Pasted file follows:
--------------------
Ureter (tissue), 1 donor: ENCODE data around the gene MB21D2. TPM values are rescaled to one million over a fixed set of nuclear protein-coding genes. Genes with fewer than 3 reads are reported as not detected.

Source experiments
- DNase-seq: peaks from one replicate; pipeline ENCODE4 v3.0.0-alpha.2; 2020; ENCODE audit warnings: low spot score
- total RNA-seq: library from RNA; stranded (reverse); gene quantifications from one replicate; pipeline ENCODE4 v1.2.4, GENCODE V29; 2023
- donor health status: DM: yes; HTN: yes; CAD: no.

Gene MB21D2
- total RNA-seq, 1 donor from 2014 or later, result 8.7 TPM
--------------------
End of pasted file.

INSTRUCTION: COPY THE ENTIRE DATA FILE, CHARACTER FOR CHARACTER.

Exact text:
Ureter (tissue), 1 donor: ENCODE data around the gene MB21D2. TPM values are rescaled to one million over a fixed set of nuclear protein-coding genes. Genes with fewer than 3 reads are reported as not detected.

Source experiments
- DNase-seq: peaks from one replicate; pipeline ENCODE4 v3.0.0-alpha.2; 2020; ENCODE audit warnings: low spot score
- total RNA-seq: library from RNA; stranded (reverse); gene quantifications from one replicate; pipeline ENCODE4 v1.2.4, GENCODE V29; 2023
- donor health status: DM: yes; HTN: yes; CAD: no.

Gene MB21D2
- total RNA-seq, 1 donor from 2014 or later, result 8.7 TPM